and CV
A
> CV
B
.
65
According to the Security Market Line (SML) equation, an increase in beta will increase a
company’s expected return by an amount equal to the market risk premium times the change in
beta.
For example, assume that the riskfree rate is 6 percent, and the market risk premium is 5
percent.
If the company’s beta doubles from 0.8 to 1.6 its expected return increases from 10
percent to 14 percent.
Therefore, in general, a company’s expected return will not double when
its beta doubles.
SOLUTIONS TO ENDOFCHAPTER PROBLEMS
61
Investment
Beta
$20,000
0.7
35,000
1.3
Total
$55,000
($20,000/$55,000)(0.7) + ($35,000/$55,000)(1.3) = 1.08.
62
r
RF
= 4%; r
M
= 12%; b = 0.8; r
s
= ?
r
s
= r
RF
+ (r
M
 r
RF
)b
= 4% + (12%  4%)0.8
= 10.4%.
28
69
Old portfolio beta =
5,000
7
$
00
0
,
70
$
(b) +
5,000
7
$
00
0
,
5
$
(0.8)
1.2 = 0.9333b + 0.0533
1.1467 = 0.9333b
1.229 = b.
New portfolio beta = 0.9333(1.229) + 0.0667(1.6) = 1.25.
Alternative Solutions:
1.
Old portfolio beta = 1.2 = (0.0667)b
1
+ (0.0667)b
2
+...+ (0.0667)b
20
1.2 = (
b
i
)(0.0667)
b
i
= 1.2/0.0667 = 18.0.
New portfolio beta = (18.0  0.8 + 1.6)(0.0667) = 1.253 = 1.25.
2.
b
i
excluding the stock with the beta equal to 0.8 is 18.0  0.8 = 17.2, so the beta of the
portfolio excluding this stock is b = 17.2/14 = 1.2286.
The beta of the new portfolio is:
1.2286(0.9333) + 1.6(0.0667) = 1.1575 = 1.253.
29
610
Portfolio beta =
$4,000,000
$400,000
(1.50) +
$4,000,000
$600,000
(0.50)
+
$4,000,000
$1,000,000
(1.25) +
$4,000,000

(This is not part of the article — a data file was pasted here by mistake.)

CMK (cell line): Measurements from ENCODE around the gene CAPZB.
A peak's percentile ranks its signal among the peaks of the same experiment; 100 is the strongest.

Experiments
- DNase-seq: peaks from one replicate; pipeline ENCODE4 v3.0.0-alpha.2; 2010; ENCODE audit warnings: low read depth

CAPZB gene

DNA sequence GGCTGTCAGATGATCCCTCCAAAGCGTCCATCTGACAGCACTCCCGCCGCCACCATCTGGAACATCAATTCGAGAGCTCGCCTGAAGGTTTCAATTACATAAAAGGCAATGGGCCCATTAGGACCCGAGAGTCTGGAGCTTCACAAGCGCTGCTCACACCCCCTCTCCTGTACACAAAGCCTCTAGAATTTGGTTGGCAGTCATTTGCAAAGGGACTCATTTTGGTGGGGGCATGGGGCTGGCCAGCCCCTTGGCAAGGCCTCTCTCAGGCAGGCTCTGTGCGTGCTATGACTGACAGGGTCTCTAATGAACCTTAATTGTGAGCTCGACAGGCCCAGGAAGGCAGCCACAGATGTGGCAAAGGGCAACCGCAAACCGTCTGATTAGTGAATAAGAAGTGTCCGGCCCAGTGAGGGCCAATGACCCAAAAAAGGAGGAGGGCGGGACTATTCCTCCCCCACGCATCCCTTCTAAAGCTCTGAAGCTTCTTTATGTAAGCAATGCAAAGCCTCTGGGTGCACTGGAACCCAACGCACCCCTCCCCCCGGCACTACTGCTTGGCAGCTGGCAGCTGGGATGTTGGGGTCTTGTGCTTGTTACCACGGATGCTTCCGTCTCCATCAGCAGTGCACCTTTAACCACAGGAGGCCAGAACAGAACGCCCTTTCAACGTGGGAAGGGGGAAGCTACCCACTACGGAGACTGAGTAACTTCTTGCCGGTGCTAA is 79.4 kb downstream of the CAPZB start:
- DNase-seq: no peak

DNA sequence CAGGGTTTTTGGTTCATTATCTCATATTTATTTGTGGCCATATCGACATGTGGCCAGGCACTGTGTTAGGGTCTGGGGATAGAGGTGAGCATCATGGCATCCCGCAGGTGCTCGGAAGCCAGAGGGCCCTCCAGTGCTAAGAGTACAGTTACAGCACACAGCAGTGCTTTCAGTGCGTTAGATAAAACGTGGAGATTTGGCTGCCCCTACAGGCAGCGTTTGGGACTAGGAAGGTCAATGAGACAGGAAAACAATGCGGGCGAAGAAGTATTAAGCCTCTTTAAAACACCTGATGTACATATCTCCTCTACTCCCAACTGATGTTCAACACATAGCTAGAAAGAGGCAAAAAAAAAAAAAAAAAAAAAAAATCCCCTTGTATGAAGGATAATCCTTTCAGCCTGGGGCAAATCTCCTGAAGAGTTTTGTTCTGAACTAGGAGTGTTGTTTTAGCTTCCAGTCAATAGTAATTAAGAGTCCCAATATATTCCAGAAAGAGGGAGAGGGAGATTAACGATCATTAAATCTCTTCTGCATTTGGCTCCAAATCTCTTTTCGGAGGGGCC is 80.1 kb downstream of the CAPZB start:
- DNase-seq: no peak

$2,000,000
(0.75)
= 0.1)(1.5) + (0.15)(0.50) + (0.25)(1.25) + (0.5)(0.75)
= 0.15  0.075 + 0.3125 + 0.375 = 0.7625.
r
p
= r
RF
+ (r
M
 r
RF
)(b
p
) = 6% + (14%  6%)(0.7625) = 12.1%.
Alternative solution:
First compute the return for each stock using the CAPM equation [r
RF
+ (r
M
 r
RF
)b], and then compute the weighted average of these returns.
r
RF
= 6% and r
M
 r
RF
= 8%.
Stock
Investment
Beta
r
=
r
RF
+
(r
M

r
RF
)b
Weight
A
$
400,000
1.50
18%
0.10
B
600,000
(0.50)
2
0.15
C
1,000,000
1.25
16
0.25
D
2,000,000
0.75
12
0.50
Total
$4,000,000
1.00
r
p
= 18%(0.10) + 2%(0.15) + 16%(0.25) + 12%(0.50) = 12.1%.
613
The answers to a, b, and c are given below:
¯
A
¯
B
Portfolio
2009
(20.00%)
(5.00%)
(12.50%)
30
2010
42.00
15.00
28.50
2011
20.00
(13.00)
3.50
2012
(8.00)
50.00
21.00
2013
25.00
12.00
18.50
Mean
11.80
11.80
11.80
Std Dev
25.28
24.32
16.34
d.
A riskaverse investor would choose the portfolio over either Stock A or Stock B alone, since
the portfolio offers the same expected return but with less risk.
This result occurs because
returns on A and B are not perfectly positively correlated (ρ
AB
= 0.13).
Chapter 25
Portfolio Theory and Asset Pricing Models
ANSWERS TO ENDOFCHAPTER QUESTIONS
251
a.
A portfolio is made up of a group of individual assets held in combination.
An asset
that would be relatively risky if held in isolation may have little, or even no risk if
held in a welldiversified portfolio.
The feasible, or attainable, set represents all portfolios that can be constructed from a given
set of stocks.
This set is only efficient for part of its combinations.
An efficient portfolio is that portfolio which provides the highest expected return for any
degree of risk.
Alternatively, the efficient portfolio is that which provides the lowest degree
of risk for any expected return.
The efficient frontier is the set of efficient portfolios out of the full set of potential portfolios.
On a graph, the efficient frontier constitutes the boundary line of the set of potential
portfolios.
31
b.
An indifference curve is the risk/return tradeoff function for a particular investor and reflects
that investor's attitude toward risk. The indifference curve specifies an investor's required rate
of return for a given level of risk.
The greater the slope of the indifference curve, the greater
is the investor's risk aversion.
The optimal portfolio for an investor is the point at which the efficient set of portfoliosthe